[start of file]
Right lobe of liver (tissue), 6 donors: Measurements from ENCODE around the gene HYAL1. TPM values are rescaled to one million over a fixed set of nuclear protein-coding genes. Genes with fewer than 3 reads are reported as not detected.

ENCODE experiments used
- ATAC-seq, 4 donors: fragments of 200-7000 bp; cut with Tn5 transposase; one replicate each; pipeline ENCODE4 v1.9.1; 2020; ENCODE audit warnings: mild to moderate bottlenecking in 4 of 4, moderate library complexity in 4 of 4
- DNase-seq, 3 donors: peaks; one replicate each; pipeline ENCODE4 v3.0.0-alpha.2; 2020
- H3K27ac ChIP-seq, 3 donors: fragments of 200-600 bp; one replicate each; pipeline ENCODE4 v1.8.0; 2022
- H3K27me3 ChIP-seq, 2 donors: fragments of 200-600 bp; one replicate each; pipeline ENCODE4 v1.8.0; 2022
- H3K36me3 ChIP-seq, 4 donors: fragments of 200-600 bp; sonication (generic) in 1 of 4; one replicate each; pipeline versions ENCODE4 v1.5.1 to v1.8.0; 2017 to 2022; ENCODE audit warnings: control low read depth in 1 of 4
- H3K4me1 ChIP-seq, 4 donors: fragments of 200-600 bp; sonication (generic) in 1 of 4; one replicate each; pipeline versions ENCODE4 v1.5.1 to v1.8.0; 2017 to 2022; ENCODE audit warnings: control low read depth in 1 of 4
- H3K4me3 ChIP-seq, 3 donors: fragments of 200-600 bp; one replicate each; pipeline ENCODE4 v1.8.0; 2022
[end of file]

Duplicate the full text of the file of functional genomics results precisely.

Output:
Right lobe of liver (tissue), 6 donors: Measurements from ENCODE around the gene HYAL1. TPM values are rescaled to one million over a fixed set of nuclear protein-coding genes. Genes with fewer than 3 reads are reported as not detected.

ENCODE experiments used
- ATAC-seq, 4 donors: fragments of 200-7000 bp; cut with Tn5 transposase; one replicate each; pipeline ENCODE4 v1.9.1; 2020; ENCODE audit warnings: mild to moderate bottlenecking in 4 of 4, moderate library complexity in 4 of 4
- DNase-seq, 3 donors: peaks; one replicate each; pipeline ENCODE4 v3.0.0-alpha.2; 2020
- H3K27ac ChIP-seq, 3 donors: fragments of 200-600 bp; one replicate each; pipeline ENCODE4 v1.8.0; 2022
- H3K27me3 ChIP-seq, 2 donors: fragments of 200-600 bp; one replicate each; pipeline ENCODE4 v1.8.0; 2022
- H3K36me3 ChIP-seq, 4 donors: fragments of 200-600 bp; sonication (generic) in 1 of 4; one replicate each; pipeline versions ENCODE4 v1.5.1 to v1.8.0; 2017 to 2022; ENCODE audit warnings: control low read depth in 1 of 4
- H3K4me1 ChIP-seq, 4 donors: fragments of 200-600 bp; sonication (generic) in 1 of 4; one replicate each; pipeline versions ENCODE4 v1.5.1 to v1.8.0; 2017 to 2022; ENCODE audit warnings: control low read depth in 1 of 4
- H3K4me3 ChIP-seq, 3 donors: fragments of 200-600 bp; one replicate each; pipeline ENCODE4 v1.8.0; 2022